The executions themselves were nothing out of the ordinary, at least not Sing Sing staff. First came scrap trader Rimieri, condemned for the senseless shooting of fellow-trader Jacob Pinto after a dispute over the ownership of some glass bottle. Rimieri’s execution was brief as his crime had been pointless. After two jolts he was dead and within minutes Adolph Koenig entered the chamber.

With wisps of smoke and burnt flesh still in the air Koenig, condemned for strangling his girlfirend after she had refused him money for alcohol, also received two jolts. Both were then carried into the small morgue adjoining the death chamber for the autopsies mandated under State law. The ‘double event’ had been and gone and Hamilton, appalled by the sight, vowed to pursue his own ideas with renewed vigour. As Hamilton himself described Koenig’s death:

“This time the killing was more difficult, and when the Warden said to the executioner “You had better give him another,” the increased current was sufficient tof rom a tiny arc beneath the rim of the head electrode, so that the smell of burned flesh and hair was distressingly perceptible and horrid. It was not long before my nervous system and stomach rebelled and I hurried to the cool outer air and left Sing Sing as soon as I could.”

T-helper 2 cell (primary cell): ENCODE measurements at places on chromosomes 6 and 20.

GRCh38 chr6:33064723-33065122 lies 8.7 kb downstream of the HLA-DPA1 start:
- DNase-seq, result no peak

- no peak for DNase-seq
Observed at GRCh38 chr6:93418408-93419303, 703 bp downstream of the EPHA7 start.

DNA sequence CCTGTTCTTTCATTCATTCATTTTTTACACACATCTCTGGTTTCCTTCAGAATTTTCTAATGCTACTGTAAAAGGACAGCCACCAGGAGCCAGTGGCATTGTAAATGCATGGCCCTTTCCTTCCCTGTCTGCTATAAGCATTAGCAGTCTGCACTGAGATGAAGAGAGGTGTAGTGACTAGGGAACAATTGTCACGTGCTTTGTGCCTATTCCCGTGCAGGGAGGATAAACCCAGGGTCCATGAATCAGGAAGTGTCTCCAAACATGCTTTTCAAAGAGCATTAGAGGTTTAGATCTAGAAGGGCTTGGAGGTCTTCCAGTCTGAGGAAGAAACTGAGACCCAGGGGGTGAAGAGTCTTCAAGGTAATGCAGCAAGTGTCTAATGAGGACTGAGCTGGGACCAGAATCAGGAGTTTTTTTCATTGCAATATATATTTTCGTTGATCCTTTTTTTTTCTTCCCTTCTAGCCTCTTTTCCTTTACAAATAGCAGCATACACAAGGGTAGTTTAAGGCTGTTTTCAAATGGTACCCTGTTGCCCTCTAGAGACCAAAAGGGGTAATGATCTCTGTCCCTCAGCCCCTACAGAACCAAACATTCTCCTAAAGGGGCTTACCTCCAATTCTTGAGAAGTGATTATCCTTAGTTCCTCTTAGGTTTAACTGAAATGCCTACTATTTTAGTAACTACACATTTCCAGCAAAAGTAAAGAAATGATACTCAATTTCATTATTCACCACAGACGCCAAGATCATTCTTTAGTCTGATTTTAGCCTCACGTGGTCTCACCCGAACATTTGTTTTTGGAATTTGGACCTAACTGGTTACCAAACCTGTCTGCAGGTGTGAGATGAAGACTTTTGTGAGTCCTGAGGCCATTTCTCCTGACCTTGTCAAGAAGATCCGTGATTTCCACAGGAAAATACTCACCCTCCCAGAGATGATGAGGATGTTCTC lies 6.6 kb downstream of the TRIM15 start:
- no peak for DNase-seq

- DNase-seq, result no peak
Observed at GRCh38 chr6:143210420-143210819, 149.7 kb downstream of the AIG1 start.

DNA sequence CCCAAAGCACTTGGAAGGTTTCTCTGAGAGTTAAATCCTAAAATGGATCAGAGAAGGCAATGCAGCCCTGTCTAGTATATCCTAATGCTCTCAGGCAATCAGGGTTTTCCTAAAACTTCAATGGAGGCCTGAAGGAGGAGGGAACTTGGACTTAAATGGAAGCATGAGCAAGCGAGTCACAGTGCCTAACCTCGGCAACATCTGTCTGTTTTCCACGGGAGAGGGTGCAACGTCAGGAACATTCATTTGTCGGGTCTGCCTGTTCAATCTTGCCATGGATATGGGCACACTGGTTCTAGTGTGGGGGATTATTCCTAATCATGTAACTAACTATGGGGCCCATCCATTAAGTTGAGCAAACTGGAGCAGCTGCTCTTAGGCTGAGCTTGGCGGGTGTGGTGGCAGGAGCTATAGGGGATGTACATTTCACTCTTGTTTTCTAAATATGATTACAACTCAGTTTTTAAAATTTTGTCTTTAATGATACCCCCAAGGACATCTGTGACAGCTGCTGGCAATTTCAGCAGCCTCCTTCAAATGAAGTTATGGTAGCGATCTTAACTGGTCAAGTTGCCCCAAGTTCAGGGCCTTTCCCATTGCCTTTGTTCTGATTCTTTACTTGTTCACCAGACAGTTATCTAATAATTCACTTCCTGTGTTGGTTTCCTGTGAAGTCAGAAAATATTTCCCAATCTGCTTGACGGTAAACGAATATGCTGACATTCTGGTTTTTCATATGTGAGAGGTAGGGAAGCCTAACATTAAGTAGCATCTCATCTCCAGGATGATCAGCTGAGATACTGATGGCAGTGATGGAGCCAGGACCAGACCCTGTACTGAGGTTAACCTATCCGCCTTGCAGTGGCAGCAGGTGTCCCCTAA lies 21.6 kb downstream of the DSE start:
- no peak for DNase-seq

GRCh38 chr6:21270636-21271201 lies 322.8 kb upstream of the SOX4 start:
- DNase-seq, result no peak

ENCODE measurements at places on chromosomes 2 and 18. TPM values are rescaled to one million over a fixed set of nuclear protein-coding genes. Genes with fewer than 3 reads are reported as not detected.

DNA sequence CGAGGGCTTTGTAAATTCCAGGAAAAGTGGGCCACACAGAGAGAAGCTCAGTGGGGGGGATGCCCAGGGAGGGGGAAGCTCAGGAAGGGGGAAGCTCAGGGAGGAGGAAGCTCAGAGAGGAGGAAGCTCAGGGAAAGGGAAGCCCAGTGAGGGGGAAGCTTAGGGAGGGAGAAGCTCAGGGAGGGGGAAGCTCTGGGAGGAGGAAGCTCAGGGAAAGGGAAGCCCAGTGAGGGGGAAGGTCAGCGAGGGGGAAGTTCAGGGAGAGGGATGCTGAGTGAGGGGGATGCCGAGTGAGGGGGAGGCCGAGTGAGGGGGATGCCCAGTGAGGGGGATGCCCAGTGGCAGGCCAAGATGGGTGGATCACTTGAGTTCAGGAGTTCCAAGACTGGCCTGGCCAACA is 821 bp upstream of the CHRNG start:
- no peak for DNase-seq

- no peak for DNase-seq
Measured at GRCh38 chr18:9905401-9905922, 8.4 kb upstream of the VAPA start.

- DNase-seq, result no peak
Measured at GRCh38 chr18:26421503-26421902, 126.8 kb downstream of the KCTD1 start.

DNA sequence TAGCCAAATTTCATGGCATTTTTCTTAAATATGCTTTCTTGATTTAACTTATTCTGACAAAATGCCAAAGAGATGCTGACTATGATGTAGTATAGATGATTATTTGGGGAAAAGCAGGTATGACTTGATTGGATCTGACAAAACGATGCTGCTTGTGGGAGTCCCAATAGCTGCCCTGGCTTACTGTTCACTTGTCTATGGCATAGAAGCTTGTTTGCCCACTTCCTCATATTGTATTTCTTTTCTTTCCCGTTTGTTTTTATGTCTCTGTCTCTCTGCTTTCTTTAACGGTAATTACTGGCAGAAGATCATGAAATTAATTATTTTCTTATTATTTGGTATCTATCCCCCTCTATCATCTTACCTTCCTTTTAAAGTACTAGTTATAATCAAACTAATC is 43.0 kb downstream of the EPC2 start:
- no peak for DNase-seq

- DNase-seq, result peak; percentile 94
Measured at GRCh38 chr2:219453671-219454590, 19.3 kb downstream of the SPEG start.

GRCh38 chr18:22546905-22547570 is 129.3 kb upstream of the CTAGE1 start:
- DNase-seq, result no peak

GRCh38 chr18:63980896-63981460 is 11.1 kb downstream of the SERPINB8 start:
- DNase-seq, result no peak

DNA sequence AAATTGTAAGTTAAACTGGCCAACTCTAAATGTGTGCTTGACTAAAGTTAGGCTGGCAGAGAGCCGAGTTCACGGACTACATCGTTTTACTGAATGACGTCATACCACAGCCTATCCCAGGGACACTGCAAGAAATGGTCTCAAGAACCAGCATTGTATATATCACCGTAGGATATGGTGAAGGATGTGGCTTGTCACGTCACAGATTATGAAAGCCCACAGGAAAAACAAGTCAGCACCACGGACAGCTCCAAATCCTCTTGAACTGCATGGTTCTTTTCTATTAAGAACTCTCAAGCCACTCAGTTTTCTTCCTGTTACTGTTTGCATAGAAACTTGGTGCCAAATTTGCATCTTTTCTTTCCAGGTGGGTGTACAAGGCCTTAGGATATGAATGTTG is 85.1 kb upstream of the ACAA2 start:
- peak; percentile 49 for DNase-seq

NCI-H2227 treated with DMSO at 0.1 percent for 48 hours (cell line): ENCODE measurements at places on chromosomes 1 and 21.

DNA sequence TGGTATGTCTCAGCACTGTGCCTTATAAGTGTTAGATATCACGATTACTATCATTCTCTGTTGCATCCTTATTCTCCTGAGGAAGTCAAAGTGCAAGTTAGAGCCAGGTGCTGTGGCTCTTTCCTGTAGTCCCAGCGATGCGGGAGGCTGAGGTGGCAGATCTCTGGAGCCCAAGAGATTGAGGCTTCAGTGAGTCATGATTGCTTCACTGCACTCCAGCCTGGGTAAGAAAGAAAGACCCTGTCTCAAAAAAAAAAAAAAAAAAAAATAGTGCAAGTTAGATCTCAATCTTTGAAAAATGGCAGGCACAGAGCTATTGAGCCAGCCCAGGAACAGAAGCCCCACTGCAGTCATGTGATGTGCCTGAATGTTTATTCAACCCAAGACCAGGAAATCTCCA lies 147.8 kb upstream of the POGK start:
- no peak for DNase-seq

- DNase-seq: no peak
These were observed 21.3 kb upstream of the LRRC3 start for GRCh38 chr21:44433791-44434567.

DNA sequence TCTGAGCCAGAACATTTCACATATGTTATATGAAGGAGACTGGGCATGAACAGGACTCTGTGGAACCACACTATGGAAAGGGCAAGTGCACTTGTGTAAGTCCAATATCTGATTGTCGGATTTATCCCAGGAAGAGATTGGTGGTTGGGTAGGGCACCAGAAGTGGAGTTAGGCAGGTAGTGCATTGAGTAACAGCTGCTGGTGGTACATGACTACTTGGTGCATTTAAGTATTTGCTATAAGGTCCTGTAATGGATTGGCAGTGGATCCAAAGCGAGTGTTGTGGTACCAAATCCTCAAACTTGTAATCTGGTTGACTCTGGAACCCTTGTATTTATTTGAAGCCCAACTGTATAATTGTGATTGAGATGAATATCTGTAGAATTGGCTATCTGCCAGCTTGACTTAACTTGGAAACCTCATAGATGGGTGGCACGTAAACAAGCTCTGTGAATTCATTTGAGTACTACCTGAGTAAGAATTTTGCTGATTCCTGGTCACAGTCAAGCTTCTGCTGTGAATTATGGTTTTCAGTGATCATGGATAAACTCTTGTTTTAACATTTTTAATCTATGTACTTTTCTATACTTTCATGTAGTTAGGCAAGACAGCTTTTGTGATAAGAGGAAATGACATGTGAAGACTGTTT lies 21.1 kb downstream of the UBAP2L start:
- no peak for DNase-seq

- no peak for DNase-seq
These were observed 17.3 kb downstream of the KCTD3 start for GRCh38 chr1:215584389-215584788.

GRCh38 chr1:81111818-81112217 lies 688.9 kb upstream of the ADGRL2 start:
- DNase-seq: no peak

That was far from the end of the story. In fact it was only the beginning. Hamilton had long favoured poison gas as a better, more humane means of execution. Believing carbon monoxide could be pumped into a prisoner’s cell while they slept, the cell itself being made airtight for the occasion, Hamilton set about transforming his vision into grim reality.

His memoir was published in 1916 when the First World War saw the regular use of poison gases like chlorine, phosgene, mustard gas and cyanide in both attack and defense. Cyanide, though used less often than other chemical weapons, could be devastating to unprotected troops and seemed the most effective and least inhumane option for despatching condemned prisoners.

US Army Major Delos Turner also felt gas might be a viable form of execution and with Hamilton and others set about finding a legal jurisdiction prepared to try it. In the early 1920’s the State of Nevada duly obliged. Over the objections of some Nevada legislators, doctors and Warden Dickerson of the Nevada State Prison in Carson City, a former barbershop within the prison grounds was converted into an improvised gas chamber. All that remained was to find a suitable test subject. Chinese gangster Gee Jon, condemned for murdering Tong member Tom Quong Kee during a gang feud, would have the dubious distinction of being the first convict to test the new method.

The executions of Rimieri and Koenig had opened yet another chapter in America’s search for the ultimate wy to inflict the ultimate penalty. Jon was slated to die at 9am on 8 February 1924, almost nineteen years to the day since Rimieri and Koenig had reinvigorated Hamilton’s fondness for lethal gas. As dawn broke on that February morning in Carson City the dawn of America’s gas chambers broke with it.

So too did the improvised chamber itself, almost. Although Jon died quickly (unlike the first electrocution, the best said for that being that William Kemmler actually died at all) witnesses did have to be hurried away after the smell of cyanide gas was noticed outside a supposedly-airtight chamber. That said, Nevada’s gas chamber had been quicker, cleaner and generally better than New York’s electric chair, at least on its first outing. It did not keep its early reputation for long.